It is advisable to liaise with the prescriber to omit the supervision requirement from future prescriptions for such patients until this requirement can be followed again.
In Northern Ireland pharmacists have been advised to stand down arrangements for supervised opioid substitution treatment (OST) effective from 19 March 2020. Pharmacies should liaise with local Trust OST keyworkers to make appropriate arrangements for safe supply. This is particularly important in the instance of a client who is currently self-isolating. Read letter
Supplying medicines to a representative
Where supplies of medicines such as methadone and buprenorphine are to be made to the patient’s representative, a letter of authorisation should be obtained from the patient, at each collection where possible, for their representative to collect on their behalf. However, whether a letter of authorisation has been obtained or not, the patient should be contacted to confirm the supply to their representative.
There are key considerations involved in delivering medicines instalment prescription items, regardless of whether it is supervised or not. These include:
· Methadone (or other instalment prescription item) may not be delivered by pharmacies as part of their usual delivery service; before starting this, risk-assess the patient in consultation with their prescriber / local Drug and Alcohol Team:
o Ensure there is close liaison with prescribing teams
o Consider other methods in which the patient can obtain the methadone, for example, a representative coming to collect
o Consider whether another pharmacy is better suited for the patient to travel to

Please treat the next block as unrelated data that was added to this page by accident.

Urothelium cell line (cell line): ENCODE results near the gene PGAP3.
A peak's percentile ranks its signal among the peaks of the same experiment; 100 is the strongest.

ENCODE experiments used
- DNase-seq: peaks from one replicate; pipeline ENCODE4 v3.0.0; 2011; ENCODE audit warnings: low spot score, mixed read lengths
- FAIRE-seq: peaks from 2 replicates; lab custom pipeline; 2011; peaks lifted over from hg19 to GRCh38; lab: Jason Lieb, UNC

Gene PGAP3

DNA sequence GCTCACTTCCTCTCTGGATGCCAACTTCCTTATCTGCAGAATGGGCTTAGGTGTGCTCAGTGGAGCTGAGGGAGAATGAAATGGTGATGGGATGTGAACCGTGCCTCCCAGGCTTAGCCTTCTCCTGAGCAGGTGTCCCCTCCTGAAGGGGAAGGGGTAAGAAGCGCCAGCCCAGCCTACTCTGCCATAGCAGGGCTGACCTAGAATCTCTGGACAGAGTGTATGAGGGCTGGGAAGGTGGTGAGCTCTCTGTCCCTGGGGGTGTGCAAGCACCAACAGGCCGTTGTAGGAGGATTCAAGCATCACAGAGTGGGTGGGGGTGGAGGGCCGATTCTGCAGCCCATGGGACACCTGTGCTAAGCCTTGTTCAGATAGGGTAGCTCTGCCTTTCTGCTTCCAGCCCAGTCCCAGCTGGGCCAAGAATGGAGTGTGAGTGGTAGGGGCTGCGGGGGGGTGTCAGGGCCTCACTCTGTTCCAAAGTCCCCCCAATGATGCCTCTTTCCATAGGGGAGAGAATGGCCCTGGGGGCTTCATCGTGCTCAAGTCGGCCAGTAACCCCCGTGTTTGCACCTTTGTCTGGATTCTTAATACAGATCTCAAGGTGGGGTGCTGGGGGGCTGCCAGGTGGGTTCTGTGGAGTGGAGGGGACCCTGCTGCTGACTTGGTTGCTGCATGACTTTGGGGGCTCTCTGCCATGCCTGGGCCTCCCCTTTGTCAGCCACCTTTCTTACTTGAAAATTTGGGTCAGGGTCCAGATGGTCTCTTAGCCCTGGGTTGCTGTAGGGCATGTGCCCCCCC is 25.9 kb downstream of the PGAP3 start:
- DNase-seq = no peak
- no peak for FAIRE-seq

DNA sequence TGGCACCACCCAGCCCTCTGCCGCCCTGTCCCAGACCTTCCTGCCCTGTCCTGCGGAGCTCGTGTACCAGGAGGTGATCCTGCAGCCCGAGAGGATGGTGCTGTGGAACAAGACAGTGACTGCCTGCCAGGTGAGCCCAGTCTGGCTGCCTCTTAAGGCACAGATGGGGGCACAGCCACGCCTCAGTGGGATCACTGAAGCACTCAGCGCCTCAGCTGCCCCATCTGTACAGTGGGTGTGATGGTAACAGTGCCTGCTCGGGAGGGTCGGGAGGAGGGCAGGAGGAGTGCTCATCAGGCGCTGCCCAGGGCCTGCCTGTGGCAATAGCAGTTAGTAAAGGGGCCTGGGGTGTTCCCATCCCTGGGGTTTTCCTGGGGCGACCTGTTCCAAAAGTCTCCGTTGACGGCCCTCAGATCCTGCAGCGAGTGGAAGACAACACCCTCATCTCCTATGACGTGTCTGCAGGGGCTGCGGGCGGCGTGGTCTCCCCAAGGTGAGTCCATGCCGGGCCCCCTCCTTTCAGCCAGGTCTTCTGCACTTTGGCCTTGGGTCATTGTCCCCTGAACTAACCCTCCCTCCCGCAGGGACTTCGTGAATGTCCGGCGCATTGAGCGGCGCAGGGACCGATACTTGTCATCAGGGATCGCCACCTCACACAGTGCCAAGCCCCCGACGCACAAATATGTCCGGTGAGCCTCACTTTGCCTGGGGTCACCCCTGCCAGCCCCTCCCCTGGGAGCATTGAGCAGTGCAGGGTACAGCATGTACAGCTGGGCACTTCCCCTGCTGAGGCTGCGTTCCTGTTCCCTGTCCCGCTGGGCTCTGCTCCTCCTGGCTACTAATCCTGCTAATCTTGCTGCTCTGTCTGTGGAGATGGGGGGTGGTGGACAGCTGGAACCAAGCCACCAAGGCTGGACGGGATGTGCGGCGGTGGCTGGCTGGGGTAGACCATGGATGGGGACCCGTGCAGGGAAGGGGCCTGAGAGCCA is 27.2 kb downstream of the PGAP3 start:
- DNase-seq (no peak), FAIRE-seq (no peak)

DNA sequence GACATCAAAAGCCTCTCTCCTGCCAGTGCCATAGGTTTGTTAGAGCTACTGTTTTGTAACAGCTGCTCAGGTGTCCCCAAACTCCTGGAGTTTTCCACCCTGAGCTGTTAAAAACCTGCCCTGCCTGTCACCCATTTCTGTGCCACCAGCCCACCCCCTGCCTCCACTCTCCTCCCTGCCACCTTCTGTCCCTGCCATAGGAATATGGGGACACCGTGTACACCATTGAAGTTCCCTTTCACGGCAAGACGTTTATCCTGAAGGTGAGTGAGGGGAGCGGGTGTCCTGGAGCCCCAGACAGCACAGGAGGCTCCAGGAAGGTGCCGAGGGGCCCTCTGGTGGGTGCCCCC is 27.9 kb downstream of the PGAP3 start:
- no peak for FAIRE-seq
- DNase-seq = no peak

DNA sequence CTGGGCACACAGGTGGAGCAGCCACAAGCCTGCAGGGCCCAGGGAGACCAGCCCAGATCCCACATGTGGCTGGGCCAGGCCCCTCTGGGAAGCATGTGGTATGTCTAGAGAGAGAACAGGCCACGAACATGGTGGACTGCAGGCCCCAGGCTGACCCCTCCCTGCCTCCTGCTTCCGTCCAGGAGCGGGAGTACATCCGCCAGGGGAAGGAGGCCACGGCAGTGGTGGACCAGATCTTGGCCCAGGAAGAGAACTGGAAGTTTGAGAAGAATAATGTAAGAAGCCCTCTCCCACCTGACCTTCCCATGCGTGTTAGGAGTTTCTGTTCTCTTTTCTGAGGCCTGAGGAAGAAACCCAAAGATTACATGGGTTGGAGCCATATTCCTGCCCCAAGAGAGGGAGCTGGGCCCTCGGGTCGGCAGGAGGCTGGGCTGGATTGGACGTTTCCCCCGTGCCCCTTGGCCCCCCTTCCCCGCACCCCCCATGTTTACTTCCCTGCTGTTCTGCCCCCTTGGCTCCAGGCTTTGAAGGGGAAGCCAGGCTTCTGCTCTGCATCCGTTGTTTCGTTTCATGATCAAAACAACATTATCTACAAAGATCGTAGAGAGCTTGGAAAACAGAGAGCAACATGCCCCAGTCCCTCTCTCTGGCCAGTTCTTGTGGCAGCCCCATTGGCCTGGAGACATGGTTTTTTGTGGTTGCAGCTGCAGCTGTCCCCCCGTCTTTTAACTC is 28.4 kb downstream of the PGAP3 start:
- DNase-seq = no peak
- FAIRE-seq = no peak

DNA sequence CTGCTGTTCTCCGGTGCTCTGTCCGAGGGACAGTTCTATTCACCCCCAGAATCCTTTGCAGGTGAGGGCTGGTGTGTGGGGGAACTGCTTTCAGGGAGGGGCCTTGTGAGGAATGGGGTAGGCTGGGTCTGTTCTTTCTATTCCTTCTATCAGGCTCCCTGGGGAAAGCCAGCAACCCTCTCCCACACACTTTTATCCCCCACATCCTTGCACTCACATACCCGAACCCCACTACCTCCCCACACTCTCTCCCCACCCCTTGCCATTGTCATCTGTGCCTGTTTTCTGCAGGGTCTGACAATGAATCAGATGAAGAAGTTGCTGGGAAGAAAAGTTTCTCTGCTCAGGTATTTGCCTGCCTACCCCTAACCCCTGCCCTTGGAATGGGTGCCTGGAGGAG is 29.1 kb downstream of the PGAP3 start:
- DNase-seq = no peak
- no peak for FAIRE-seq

· Undertake a risk assessment in consultation with their prescriber / local Drug and Alcohol Team before starting such a delivery service in which a clear, robust process, with safeguards, are in place
o Consider who will deliver the methadone – the delivery driver or pharmacist
o Record potential risks in delivering
o Consider how you will ascertain the methadone has reached the patient – see advice published on delivering medicines during COVID-19 outbreak
· For supervised patients, following the joint risk assessment with the prescriber, work through the process and have them amend the prescription accordingly
· Record all conversations with any parties (for example, GP, drug clinic) and decisions made on the PMR
o Add discussion of concerns, for example, patient’s stability, vulnerable children at home
· If you need to close, then patients with instalment prescriptions would need to be signposted to another pharmacy
o This is a good reason why a shorter duration of prescription, post-dated, can be issued to the patient so there is continuity of care
o See the Continued Pharmacy Services document
Ensure your delivering medicines standard operating procedure (SOP) is reviewed and updated before initiating the home delivery service for such medicines.
NPA Professional Indemnity statement
When considering delivery to a supervised methadone patient, treat each case differently. The pharmacy needs to talk to the GP and prepare a risk assessment and the best way forward. Members must write detailed notes of their discussions with the GPs and record these notes/risk assessments against the patients’ PMRs.
Although, it is not a legal requirement to provide supervision, ideally new prescriptions should be requested without this requirement. In terms of deliveries, it is best that these should be for as little of the methadone delivered, as frequently as possible.
For further information, advice and support, please contact us: